Other schools that had planned protests include Arvada West and Ralston Valley high schools.

While the student protests have primarily aimed to voice concern about the proposed committee, some students are also demonstrating on behalf of their teachers. Tension between the county’s teachers and the school board’s majority appears to be at an all-time high. The conflict has led to a teachers union vote of no confidence in board chair Ken Witt and an apparent teacher “sick out” that closed two high schools.

“The frustration level is just so high right now among students and teachers,” said Kayla Greco, a senior at Pomona High. Greco led the walkout there. “It’s not just the teachers who are upset about changes.”

Arvada High School students rallied along Wadsworth Boulevard Tuesday morning. They're upset over a proposed curriculum review committee.
Arvada High School students rallied along Wadsworth Boulevard Tuesday morning. They’re upset over a proposed curriculum review committee.

Student walkouts are likely to continue throughout the week.

Jeffco school officials said they’re monitoring social media, the main platform students have used to organize, and trying to communicate with parents as quickly as possible.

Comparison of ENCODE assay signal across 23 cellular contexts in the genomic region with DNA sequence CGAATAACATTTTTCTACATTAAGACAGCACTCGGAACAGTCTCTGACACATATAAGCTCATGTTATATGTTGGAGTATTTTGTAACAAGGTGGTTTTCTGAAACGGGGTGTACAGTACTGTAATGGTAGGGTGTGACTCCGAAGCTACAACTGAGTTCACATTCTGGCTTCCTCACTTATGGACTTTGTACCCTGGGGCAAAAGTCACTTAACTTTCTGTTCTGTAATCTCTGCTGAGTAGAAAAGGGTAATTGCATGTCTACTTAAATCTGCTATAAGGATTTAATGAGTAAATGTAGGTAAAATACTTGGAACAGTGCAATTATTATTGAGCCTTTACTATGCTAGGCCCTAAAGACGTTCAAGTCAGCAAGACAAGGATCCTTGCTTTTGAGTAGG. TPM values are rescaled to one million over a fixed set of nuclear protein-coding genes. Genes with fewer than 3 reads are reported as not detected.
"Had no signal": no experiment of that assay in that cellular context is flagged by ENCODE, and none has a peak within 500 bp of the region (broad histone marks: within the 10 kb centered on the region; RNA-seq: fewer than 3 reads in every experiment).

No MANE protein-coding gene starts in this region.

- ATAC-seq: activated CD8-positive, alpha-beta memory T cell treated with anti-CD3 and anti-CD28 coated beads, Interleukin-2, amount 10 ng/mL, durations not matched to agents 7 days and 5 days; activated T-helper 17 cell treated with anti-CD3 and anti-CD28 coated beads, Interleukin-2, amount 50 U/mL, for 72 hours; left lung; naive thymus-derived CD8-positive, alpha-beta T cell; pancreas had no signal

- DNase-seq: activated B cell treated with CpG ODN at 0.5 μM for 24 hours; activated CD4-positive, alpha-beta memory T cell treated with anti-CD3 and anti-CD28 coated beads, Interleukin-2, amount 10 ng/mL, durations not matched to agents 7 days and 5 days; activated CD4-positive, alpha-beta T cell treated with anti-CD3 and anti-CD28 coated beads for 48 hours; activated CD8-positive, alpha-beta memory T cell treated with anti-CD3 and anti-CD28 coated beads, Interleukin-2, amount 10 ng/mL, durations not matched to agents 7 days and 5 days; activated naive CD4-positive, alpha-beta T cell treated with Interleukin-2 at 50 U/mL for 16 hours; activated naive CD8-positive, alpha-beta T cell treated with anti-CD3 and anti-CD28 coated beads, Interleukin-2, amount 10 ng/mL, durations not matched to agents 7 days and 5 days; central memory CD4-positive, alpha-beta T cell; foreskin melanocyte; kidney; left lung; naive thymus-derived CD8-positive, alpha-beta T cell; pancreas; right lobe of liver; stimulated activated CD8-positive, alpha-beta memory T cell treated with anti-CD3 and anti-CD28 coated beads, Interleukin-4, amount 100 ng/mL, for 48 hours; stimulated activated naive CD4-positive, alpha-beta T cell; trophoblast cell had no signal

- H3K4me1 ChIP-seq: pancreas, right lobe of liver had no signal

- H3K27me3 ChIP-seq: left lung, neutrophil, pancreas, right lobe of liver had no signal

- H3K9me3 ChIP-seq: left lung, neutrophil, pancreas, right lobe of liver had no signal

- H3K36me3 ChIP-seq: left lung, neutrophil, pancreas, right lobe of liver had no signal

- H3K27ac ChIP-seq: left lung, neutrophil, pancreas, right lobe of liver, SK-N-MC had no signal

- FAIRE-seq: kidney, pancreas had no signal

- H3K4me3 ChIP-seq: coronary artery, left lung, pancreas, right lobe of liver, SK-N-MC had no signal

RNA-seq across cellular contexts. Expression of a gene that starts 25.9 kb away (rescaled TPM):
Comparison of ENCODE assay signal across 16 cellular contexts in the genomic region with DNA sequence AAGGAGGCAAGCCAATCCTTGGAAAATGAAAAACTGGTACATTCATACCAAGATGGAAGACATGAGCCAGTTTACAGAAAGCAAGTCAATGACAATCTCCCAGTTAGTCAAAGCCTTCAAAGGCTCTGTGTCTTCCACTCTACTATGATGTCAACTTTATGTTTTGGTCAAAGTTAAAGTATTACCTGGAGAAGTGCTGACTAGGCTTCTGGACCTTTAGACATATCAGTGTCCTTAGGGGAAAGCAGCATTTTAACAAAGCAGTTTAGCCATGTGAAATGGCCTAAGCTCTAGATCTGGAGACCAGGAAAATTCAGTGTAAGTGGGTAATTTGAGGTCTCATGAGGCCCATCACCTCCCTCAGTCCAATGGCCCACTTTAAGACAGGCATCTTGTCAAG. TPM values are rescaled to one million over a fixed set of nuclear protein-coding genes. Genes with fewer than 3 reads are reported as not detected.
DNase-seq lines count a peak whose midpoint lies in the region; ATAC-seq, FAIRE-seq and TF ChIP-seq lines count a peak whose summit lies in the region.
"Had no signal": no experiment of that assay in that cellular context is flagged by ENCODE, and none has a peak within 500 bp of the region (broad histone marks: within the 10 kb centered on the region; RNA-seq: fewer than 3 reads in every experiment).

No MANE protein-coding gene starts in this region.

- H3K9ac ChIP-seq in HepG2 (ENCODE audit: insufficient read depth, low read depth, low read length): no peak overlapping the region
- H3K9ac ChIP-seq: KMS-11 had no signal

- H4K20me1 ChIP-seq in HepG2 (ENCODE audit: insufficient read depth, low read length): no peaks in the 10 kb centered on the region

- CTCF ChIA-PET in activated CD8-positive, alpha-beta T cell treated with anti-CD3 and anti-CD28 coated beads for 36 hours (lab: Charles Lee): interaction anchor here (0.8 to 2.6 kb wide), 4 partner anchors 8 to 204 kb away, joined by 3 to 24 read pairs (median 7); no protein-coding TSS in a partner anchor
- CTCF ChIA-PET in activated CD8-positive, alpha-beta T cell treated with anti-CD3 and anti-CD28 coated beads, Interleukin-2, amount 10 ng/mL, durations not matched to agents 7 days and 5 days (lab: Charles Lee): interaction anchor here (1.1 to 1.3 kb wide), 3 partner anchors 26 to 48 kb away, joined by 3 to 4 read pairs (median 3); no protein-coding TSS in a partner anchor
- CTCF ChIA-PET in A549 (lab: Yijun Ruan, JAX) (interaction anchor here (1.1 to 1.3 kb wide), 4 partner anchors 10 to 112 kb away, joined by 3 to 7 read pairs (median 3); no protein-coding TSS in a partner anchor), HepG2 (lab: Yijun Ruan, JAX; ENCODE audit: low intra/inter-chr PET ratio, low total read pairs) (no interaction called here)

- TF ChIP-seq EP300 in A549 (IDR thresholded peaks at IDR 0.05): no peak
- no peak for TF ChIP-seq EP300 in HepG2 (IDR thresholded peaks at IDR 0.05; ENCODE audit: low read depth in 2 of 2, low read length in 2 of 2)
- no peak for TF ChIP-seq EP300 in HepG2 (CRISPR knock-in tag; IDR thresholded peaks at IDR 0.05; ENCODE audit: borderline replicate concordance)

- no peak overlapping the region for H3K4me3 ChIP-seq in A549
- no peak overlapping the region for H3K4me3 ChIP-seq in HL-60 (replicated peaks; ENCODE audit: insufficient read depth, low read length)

I respect the right of our students to express their opinions in a peaceful manner,” said Jeffco Superintendent Dan McMinimee in a statement. “I do, however, prefer that our students stay in class.” 

Jeffco officials this morning also dispatched central administrators to schools they knew had planned protests to help answer students’ questions. But that didn’t seem to deter students from rallying.

“I want the school board to know we don’t want to be sugar fed history,” said Leighann Gray, an Arvada High student. “They didn’t send anyone from the school board to talk to us. [The central administrator assigned to her school] is not from the board. So I don’t care.”

As the protests have grown in size, it is becoming less clear how much the students are speaking out versus acting out. Some students who left school to rally along Wadsworth were treating themselves to nearby fast food, running through intersections, and loitering in parking lots.